Adam Neumann is the founder and CEO of WeWork, a company that buys large blocks of urban office space and then subdivides them into smaller spaces for rent to entrepreneurs, freelancers, startups, and so forth. In the past this has been considered a fairly boring kind of business, but WeWork has inexplicably been able to brand itself as a tech company and is currently valued as if it were Facebook or Google. Naturally it plans to go public soon, which means that today it released its registration documents for an upcoming IPO.
This should make Neumann even richer than he is now, but apparently that’s not enough for him. Earlier this year WeWork changed its corporate brand to We Co., obviously a critical part of its growth strategy. Naturally it then needed to acquire the trademark to “we.” Can you guess who owned that trademark? Huh? Can you? Bloomberg tells us:
The name was owned by We Holdings LLC, which manages some of the founders’ stock and other assets. WeWork said it paid the founders’ company $5.9 million for “we” this year, based on a valuation determined by a third-party appraisal. WeWork legally changed the company name last month.
That’s right, it was owned by Adam Neumann. And a completely objective appraisal paid for by Neumann decided that Neumann should be paid a completely objective $5.9 million for selling his trademark to his own company.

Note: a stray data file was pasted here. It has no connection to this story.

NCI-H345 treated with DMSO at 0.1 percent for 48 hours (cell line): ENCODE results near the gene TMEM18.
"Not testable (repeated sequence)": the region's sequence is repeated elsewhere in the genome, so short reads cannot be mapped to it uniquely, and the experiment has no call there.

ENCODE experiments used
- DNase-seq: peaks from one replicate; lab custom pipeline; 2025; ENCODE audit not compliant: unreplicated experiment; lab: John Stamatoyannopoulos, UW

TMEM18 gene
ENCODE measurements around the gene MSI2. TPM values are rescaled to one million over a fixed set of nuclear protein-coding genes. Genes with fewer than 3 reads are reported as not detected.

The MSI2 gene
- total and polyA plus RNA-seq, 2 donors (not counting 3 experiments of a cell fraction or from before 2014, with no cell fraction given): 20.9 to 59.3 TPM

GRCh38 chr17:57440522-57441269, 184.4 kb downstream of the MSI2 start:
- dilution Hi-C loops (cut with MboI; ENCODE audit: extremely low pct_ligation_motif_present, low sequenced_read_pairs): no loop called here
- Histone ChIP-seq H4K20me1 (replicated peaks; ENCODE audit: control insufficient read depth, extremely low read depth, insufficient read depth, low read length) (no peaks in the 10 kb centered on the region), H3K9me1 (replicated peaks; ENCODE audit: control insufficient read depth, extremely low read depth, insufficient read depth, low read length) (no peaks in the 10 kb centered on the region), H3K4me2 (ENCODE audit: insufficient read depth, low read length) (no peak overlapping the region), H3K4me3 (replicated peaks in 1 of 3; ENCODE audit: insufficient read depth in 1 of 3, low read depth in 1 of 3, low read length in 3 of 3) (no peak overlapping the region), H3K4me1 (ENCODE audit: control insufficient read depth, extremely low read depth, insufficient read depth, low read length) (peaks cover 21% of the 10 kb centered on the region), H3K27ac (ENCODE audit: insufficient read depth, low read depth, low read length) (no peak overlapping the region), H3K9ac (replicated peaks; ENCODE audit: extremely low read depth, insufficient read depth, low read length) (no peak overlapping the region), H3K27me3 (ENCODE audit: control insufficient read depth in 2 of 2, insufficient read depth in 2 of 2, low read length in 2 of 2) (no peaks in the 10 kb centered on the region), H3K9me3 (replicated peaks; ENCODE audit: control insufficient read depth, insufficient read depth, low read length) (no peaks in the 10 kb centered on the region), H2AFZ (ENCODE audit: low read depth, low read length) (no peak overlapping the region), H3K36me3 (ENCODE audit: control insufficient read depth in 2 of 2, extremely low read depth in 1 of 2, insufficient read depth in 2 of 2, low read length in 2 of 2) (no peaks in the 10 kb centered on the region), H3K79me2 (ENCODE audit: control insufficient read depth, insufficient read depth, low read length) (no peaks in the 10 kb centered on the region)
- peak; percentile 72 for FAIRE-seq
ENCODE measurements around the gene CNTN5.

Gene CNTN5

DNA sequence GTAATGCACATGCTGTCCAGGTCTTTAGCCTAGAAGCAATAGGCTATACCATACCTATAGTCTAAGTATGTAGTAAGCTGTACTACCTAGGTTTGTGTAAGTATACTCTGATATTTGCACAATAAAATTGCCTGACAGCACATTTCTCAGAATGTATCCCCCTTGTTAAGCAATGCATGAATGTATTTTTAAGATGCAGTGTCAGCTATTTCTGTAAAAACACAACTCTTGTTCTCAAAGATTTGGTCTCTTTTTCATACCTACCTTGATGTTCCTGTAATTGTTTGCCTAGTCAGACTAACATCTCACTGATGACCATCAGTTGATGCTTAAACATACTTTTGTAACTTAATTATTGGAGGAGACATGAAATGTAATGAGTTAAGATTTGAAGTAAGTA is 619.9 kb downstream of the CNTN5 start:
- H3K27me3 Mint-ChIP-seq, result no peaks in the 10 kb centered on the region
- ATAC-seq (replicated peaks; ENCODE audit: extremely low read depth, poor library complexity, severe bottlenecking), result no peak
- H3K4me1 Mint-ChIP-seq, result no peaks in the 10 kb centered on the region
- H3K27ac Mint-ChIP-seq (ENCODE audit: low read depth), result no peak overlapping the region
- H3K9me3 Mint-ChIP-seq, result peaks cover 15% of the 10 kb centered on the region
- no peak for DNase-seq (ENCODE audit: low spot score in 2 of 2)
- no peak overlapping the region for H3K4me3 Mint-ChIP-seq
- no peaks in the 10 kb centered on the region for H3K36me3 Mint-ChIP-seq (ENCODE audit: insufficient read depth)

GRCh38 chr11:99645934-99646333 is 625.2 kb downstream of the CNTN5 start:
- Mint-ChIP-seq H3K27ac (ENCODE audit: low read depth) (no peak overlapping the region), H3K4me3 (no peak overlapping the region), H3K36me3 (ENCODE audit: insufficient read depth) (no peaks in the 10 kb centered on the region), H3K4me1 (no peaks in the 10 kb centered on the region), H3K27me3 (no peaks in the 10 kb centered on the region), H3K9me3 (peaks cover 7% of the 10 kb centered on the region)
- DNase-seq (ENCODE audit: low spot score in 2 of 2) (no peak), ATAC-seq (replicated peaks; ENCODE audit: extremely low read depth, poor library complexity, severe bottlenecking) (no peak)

Isn’t that great? Don’t you wish you could do that? And it all seems so pointless. Neumann has already cashed out about $700 million worth of his stake in the company prior to the IPO, and since he still owns a third of the company¹ he’ll be worth somewhere north of $10 billion after it’s over, even though WeWork has never come close to making money and is currently burning cash at the rate of a billion or three every year. So I guess every dollar counts.
¹I think. WeWork’s S-1 form shows that Neumann owns 115 million shares of the company out of a total of 338 million pro forma shares. At least, that’s my best guess. I suppose I shouldn’t be surprised by this anymore, but it’s remarkably hard to figure this out even from formal SEC documents.
Source:: Mother Jones